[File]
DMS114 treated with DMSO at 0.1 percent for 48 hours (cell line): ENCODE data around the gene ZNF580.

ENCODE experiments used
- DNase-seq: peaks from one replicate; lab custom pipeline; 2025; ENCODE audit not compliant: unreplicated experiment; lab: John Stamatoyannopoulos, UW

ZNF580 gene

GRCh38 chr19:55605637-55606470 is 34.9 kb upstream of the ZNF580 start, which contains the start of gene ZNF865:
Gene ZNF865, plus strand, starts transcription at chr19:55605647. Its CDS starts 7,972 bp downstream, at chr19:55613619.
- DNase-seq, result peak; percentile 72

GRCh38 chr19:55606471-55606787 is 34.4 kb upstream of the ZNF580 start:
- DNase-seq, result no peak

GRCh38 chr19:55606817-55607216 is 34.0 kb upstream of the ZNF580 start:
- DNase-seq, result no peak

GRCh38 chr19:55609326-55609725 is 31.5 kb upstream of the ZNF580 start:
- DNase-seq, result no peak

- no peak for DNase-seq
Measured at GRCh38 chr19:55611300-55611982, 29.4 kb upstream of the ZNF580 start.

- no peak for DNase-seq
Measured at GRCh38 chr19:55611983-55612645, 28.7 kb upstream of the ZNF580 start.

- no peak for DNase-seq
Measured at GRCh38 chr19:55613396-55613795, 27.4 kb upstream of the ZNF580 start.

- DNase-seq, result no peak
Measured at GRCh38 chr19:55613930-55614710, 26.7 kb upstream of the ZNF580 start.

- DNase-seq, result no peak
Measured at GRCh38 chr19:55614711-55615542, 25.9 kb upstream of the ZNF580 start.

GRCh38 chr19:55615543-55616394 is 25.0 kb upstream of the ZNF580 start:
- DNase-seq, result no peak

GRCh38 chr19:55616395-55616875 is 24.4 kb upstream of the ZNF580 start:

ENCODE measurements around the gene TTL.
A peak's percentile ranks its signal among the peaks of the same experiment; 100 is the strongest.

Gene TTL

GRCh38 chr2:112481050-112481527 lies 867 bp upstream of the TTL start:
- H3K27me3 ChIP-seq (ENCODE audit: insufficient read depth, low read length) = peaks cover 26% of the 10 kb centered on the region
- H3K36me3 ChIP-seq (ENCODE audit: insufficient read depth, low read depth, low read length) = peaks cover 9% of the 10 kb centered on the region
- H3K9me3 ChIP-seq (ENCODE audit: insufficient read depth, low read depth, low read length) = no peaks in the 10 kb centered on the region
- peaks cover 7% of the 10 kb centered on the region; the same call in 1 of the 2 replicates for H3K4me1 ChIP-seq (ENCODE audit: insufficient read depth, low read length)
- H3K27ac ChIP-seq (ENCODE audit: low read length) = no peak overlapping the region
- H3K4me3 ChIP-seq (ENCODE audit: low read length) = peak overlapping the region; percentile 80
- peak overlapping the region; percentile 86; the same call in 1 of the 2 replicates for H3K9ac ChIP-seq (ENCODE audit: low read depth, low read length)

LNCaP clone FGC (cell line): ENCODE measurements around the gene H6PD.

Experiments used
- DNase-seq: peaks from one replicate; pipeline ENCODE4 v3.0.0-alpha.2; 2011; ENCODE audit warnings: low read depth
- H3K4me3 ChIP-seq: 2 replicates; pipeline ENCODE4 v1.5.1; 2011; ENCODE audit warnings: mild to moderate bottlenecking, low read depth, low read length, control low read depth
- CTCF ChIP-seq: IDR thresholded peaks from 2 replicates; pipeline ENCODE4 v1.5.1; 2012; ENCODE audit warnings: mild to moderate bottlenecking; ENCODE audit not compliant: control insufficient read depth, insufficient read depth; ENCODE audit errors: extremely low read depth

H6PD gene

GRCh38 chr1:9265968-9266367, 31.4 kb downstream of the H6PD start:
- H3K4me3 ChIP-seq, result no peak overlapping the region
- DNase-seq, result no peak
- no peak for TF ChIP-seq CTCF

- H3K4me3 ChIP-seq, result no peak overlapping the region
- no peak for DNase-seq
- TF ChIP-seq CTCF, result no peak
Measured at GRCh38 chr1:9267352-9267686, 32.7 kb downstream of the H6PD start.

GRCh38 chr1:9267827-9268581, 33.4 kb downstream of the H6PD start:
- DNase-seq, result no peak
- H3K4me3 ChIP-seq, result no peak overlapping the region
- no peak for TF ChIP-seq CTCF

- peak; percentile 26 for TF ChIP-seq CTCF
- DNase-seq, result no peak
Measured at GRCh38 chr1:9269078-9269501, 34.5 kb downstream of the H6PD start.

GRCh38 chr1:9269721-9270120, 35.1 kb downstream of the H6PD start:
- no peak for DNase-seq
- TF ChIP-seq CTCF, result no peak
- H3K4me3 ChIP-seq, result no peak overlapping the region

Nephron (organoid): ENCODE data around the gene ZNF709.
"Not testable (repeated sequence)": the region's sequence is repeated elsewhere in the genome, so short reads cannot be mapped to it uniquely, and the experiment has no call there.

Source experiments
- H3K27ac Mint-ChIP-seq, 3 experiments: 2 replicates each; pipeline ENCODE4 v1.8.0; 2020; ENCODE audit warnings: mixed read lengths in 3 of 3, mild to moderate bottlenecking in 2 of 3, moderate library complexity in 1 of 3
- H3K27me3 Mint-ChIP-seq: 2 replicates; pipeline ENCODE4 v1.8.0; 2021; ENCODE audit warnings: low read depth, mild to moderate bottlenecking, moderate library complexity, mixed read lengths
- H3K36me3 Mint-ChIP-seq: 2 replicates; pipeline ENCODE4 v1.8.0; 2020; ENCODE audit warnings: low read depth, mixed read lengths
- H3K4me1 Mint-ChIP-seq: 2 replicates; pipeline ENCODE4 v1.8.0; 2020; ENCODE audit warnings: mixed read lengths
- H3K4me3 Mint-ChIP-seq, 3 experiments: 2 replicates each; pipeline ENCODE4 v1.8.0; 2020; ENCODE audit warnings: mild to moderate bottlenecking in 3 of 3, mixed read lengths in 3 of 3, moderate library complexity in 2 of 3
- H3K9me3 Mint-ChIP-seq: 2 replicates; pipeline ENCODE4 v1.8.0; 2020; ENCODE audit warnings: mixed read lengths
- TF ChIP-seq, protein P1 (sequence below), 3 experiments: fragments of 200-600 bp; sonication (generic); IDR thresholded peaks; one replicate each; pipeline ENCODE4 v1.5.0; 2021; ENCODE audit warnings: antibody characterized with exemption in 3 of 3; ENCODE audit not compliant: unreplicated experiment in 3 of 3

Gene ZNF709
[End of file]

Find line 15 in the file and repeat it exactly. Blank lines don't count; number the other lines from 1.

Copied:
Measured at GRCh38 chr19:55611300-55611982, 29.4 kb upstream of the ZNF580 start.